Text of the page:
Howard Krein is an informal adviser to the Democratic nominee and part of a $1 million coronavirus-focused investment effort.
At the same time that Joe Biden’s son-in-law, Howard Krein, has been advising Biden’s campaign on its coronavirus response, Krein’s venture capital business has been running a special initiative to invest in health care startups that offer solutions to the pandemic.
In March, as Covid-19 began spreading in the United States, the investment firm, StartUp Health, unveiled a new coronavirus initiative soliciting pitches from entrepreneurs with products that addressed the outbreak.
The next month, reports in Bloomberg and the New York Times listed Krein among those participating in daily calls to brief Biden on health policy during the pandemic, while StartUp Health announced its intention to invest $1 million across 10 startups with coronavirus applications within 30 days.
“StartUp Health is putting the full support of its platform and network behind building a post-Covid world that uses technology and entrepreneurial ingenuity to improve health outcomes,” the firm said at the time.
Krein simultaneously advising the campaign and venturing into Covid investing could pose conflict-of-interest concerns for a Biden administration or simply create the awkward appearance of Krein profiting off his father-in-law’s policies. Since the start of the coronavirus outbreak, the federal government has directed tens of billions of dollars in coronavirus medical spending in areas like testing and vaccine research to private firms. It is poised to spend billions more next year and possibly beyond.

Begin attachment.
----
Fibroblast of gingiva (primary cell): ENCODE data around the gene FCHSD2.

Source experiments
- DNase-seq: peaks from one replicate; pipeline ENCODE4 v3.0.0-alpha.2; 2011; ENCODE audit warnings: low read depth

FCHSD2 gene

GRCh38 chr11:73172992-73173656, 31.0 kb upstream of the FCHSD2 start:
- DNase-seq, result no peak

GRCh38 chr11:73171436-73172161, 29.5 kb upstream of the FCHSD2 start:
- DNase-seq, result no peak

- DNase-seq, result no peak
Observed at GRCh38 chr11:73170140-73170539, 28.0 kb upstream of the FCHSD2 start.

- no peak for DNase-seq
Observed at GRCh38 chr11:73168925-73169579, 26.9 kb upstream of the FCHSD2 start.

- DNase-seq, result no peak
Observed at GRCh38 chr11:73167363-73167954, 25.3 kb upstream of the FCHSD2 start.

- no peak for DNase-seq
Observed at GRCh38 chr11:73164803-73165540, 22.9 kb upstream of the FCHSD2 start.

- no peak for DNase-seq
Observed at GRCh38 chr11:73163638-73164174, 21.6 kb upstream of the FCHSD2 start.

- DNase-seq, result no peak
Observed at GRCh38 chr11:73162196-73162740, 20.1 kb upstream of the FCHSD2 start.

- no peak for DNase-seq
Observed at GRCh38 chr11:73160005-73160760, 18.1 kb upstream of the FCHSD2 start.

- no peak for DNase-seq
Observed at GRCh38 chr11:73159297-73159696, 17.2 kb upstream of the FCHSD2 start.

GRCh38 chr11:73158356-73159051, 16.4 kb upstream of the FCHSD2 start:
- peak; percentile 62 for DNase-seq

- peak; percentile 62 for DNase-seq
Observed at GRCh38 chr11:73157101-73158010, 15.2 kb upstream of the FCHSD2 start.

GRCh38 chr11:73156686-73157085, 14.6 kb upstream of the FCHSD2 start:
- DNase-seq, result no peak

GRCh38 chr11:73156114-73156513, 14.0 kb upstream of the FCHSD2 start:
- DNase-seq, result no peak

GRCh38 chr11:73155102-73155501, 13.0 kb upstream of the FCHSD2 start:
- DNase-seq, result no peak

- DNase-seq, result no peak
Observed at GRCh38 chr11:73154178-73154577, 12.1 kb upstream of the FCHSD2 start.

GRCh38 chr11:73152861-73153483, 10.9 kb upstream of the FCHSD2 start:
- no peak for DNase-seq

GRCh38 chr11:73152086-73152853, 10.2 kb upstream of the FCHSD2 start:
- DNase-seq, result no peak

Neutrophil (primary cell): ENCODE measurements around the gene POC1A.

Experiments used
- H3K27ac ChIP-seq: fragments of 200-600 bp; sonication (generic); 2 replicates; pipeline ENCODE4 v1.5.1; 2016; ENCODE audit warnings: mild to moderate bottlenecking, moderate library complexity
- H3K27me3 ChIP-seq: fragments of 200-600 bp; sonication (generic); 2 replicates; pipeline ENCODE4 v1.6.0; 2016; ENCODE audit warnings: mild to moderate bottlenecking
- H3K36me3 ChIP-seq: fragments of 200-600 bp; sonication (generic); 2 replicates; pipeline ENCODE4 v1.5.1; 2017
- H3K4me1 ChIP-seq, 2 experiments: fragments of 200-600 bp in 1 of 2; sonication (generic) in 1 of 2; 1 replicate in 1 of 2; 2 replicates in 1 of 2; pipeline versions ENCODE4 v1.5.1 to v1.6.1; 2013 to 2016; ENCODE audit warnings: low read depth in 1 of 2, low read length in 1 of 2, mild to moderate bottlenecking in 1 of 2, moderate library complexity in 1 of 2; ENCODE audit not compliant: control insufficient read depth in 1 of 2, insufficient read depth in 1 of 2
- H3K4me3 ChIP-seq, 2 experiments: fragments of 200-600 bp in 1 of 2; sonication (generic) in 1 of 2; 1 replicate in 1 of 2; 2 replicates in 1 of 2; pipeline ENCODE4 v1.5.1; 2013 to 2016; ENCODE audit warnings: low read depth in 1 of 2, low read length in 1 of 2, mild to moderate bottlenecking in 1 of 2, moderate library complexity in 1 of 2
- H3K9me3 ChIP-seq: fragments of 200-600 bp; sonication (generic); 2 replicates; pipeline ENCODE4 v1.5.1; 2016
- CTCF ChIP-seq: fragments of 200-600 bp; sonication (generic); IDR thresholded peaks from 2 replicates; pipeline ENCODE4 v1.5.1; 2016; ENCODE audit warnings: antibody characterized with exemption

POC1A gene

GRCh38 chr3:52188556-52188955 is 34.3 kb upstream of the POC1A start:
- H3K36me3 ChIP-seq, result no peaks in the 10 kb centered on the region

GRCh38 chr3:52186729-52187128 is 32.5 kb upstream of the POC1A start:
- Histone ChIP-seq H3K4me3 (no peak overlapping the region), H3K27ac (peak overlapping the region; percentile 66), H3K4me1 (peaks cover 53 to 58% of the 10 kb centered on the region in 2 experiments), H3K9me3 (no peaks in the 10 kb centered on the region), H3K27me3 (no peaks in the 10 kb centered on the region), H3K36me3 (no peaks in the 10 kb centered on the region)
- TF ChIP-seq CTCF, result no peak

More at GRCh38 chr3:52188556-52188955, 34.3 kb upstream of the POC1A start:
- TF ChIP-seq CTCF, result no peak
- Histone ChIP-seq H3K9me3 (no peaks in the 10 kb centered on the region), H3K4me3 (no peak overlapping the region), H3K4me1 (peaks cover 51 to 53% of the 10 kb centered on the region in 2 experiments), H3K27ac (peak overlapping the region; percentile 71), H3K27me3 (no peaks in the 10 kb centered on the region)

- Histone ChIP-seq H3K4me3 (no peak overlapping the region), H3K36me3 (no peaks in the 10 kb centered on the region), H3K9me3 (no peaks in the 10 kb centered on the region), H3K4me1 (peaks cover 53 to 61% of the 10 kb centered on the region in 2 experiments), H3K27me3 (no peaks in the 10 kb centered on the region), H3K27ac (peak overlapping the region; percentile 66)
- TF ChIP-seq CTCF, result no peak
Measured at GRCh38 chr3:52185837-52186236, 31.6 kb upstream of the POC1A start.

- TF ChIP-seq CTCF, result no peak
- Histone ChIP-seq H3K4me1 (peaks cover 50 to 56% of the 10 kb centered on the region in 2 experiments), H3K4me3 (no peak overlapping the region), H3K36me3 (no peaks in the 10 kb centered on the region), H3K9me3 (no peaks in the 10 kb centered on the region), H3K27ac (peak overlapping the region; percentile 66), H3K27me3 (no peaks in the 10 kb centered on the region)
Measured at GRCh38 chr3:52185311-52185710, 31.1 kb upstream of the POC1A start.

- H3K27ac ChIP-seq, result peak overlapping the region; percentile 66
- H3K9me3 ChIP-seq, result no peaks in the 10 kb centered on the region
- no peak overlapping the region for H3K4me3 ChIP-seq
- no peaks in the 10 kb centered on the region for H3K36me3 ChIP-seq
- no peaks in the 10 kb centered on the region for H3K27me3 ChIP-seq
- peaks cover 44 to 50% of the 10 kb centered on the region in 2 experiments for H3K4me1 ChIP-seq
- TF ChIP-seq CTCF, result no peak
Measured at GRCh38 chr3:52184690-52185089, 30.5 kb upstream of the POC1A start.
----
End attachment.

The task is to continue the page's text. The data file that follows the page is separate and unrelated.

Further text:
The potential conflicts are not limited to the coronavirus for Krein, 53, a Philadelphia-based head-and-neck surgeon who got into venture investing not long after he began dating Biden’s daughter, Ashley, in 2010.
Since StartUp Health’s 2011 launch, when Krein came on as its chief medical officer, it has invested in more than 300 health care businesses, according to its website, which prominently features the term “moonshot” to describe its investment goals — language that echoes that of Joe Biden’s own signature Cancer Moonshot initiative. In its early years, the firm enjoyed close ties to the Obama administration and described Krein as a White House adviser.